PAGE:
As I see it: we have unfinished business
On September 11, 2001, we experienced a foreign attack on symbols of America. On January 6, 2021, we experienced an internal attack on our very republic. We have unfinished business.
Our founders had hoped to avoid faction, political division into parties. Unity ended with the second Federalist President John Adams. The third, Thomas Jefferson, was troubled by the conservatives of his day. The Conservatives had formed a party called the Federalists. Jefferson’s party used to be called Republican, but it is the ancestor of today’s Democrats. For a while, they were called the Democratic Republicans. Today’s Republican Party was formed when the Federalist’s successor Whig Party collapsed. There was a lot of conflict at the start, fights broke out in Congress, Alexander Hamilton was killed by Vice President Aaron Burr in a duel.
Conservative has had different meanings historically. The Jeffersonian Conservatives did not trust the ability of the people to govern themselves. Some believed that only a king would have the necessary strength. There was even a faction that offered to recruit a prince from one of the royal houses in Europe. Some wanted to name George Washington King but he opposed it and set the precedent of two terms. This precedent lasted nearly two hundred years and only Franklin Roosevelt was elected more than twice. He was given credit for ending the Great Depression, which made him extremely popular. He presided over the Second World War that we were winning. War presidents tend to be re-elected. The 22nd Amendment prohibits being elected president more than twice.
Four of the first five presidents were slave owners in Virginia, but they were also those who committed to a democratic republic under the Constitution. The Adams had doubts. Southerners strongly believed in state rights, arguing that states could override federal laws they disagreed with, like some governors today. They particularly disagreed with the efforts of the North to end slavery. The slave owners had the power. Many in the South believed that their citizenship and loyalty was first to their state and only secondarily to the United States. Some still do. They got so far that in 1860 South Carolina declared secession from the union, and on April 12, 1861, fired cannons at Fort Sumter, igniting Civil War. Even after the war, the Texas planters ignored the 13th Amendment until Grant sent the army to enforce it on June 19 (June 19, 1865).
A small faction in our country supports the idea of something like a monarchy. A president with more extensive powers, perhaps absolute, perhaps without term limits. Some even propose a virtual dynasty or hereditary succession, a system that has worked so well in Europe from the Dark Ages to the Marshal Plan; except perpetual wars. In traditional wars, victory seized the enemy capital. January 6 was such an attempt.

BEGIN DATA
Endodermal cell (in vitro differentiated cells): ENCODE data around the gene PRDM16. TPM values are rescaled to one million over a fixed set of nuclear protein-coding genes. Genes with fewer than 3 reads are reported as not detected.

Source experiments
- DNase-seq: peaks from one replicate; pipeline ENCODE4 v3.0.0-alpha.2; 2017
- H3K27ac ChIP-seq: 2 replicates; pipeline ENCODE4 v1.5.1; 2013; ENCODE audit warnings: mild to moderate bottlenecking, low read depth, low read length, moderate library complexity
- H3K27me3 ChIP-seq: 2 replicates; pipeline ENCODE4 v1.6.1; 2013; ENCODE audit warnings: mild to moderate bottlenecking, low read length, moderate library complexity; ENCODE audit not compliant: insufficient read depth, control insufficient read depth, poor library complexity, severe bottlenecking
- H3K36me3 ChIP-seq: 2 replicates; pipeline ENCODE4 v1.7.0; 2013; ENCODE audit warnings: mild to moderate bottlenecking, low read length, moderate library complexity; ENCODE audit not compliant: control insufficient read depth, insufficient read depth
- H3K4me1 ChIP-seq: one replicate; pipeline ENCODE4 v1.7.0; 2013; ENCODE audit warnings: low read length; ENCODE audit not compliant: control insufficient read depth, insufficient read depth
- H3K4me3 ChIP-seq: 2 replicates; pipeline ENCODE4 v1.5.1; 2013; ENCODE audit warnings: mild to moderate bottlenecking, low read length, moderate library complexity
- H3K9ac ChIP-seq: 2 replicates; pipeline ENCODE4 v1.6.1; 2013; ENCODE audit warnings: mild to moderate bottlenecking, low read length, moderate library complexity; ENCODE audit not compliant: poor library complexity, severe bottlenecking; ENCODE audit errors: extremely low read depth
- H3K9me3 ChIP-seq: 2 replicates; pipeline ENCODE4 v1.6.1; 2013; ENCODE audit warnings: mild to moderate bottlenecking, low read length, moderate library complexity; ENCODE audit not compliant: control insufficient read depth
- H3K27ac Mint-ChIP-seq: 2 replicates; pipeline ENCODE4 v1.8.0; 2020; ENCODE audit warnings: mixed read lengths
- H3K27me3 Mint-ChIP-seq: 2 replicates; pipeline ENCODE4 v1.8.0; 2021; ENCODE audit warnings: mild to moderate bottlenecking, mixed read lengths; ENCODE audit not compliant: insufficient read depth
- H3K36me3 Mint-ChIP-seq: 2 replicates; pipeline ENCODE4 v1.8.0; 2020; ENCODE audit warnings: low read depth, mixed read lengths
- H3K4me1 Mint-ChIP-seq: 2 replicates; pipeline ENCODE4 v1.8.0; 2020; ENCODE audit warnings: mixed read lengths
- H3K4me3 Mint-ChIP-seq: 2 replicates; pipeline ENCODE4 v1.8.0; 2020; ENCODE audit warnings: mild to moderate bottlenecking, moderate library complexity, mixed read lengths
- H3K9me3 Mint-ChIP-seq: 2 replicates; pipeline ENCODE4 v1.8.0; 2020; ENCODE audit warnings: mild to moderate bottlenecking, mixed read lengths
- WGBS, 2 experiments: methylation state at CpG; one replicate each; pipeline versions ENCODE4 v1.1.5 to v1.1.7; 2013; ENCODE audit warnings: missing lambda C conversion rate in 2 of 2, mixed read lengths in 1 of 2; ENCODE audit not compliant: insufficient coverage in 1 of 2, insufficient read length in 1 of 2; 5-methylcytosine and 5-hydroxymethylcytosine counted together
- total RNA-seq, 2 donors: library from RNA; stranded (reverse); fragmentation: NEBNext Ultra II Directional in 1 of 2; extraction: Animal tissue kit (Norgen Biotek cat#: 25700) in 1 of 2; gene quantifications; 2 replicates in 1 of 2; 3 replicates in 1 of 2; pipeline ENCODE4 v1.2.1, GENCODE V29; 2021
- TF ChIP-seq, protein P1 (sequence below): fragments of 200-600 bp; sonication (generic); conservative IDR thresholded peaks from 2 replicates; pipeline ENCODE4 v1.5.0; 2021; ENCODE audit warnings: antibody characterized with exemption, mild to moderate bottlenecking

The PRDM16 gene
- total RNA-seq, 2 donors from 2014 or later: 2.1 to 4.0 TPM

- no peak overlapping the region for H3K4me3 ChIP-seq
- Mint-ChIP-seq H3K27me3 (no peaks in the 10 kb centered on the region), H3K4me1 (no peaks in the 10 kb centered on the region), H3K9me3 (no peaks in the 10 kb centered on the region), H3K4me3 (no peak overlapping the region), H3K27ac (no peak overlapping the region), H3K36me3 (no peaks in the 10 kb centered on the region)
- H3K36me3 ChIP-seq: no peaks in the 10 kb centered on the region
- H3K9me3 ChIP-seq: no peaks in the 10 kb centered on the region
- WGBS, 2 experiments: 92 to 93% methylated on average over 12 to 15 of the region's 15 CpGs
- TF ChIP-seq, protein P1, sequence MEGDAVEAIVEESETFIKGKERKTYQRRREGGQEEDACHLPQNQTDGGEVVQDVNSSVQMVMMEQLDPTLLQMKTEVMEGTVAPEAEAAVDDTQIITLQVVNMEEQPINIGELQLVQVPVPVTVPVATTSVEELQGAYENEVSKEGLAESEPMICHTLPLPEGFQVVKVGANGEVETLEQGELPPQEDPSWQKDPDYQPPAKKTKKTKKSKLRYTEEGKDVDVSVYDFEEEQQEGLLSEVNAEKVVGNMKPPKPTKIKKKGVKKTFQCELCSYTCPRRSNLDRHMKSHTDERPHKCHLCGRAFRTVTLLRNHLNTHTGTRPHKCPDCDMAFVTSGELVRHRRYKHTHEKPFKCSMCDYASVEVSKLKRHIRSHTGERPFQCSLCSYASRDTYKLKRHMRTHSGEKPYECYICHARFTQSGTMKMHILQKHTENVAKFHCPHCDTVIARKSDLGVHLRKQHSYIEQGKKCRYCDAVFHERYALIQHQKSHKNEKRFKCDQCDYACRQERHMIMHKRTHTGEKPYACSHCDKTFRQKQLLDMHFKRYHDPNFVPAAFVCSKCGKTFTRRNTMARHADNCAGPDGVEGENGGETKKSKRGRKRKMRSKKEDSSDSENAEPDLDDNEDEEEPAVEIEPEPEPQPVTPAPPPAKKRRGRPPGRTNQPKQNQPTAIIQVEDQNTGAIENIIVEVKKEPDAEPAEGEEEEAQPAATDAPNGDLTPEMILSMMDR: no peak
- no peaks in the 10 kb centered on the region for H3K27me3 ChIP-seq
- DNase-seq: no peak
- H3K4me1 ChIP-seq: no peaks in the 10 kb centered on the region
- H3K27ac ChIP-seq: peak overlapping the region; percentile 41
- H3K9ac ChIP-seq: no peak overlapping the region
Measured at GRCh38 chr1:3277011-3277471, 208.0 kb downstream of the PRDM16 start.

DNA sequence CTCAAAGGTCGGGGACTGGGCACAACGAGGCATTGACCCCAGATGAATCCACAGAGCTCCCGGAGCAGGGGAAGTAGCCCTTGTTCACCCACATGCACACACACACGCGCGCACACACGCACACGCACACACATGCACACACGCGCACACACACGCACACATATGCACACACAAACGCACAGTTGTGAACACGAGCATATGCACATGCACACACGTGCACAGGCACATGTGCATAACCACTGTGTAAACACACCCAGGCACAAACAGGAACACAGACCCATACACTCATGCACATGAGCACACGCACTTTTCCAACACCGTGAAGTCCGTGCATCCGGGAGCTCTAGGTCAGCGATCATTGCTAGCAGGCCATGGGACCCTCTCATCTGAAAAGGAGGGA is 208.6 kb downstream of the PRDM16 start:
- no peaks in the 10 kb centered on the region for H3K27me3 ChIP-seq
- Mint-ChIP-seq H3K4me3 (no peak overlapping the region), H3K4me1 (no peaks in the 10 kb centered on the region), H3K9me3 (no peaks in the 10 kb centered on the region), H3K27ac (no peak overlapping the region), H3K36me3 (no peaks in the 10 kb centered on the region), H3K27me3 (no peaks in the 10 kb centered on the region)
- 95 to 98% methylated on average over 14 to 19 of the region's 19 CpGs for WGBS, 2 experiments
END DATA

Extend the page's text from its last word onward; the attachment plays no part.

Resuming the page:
Our system, with all its imperfections, has lasted since 1790 despite slavery and abolition, the invasion in 1812, a civil war, Jim Crow, two world wars, countless minor wars, recessions, the great depression , the cold war, six impeachments, four assassinations plus a few failed assassinations, contested elections, ban, 9/11 and so far, January 6.
Perhaps the most serious threat to the Constitution was the invasion of Capitol Hill. The insurgency was so chaotic that the number of insurgents was not reliably estimated; perhaps 10,000, mostly armed with improvised or requisitioned weapons, plus a few firearms. Hundreds of Metropolitan Police officers responded to support the Capitol Police and other federal agents. They felt completely outnumbered and overwhelmed.
A few members of Congress deny the reality of the hours of video we’ve all seen. Let them answer why. If it was a normal day, why were they hiding under furniture or being escorted to safe rooms? Why are people dead? Why did not a single legislator try to reason with the invaders? Can they explain the $ 30 million in damages? The apparent goal was to undo a system that we took 232 years to perfect and install as “president,” someone favored by an angry mob. There is no constitutional mechanism to accomplish this. If they took control, what was the next step in the plan? a coronation, like that of Napoleon?
Ken Obenski is a forensic engineer, now an advocate for security and liberty in South Kona. Send your comments to [email protected]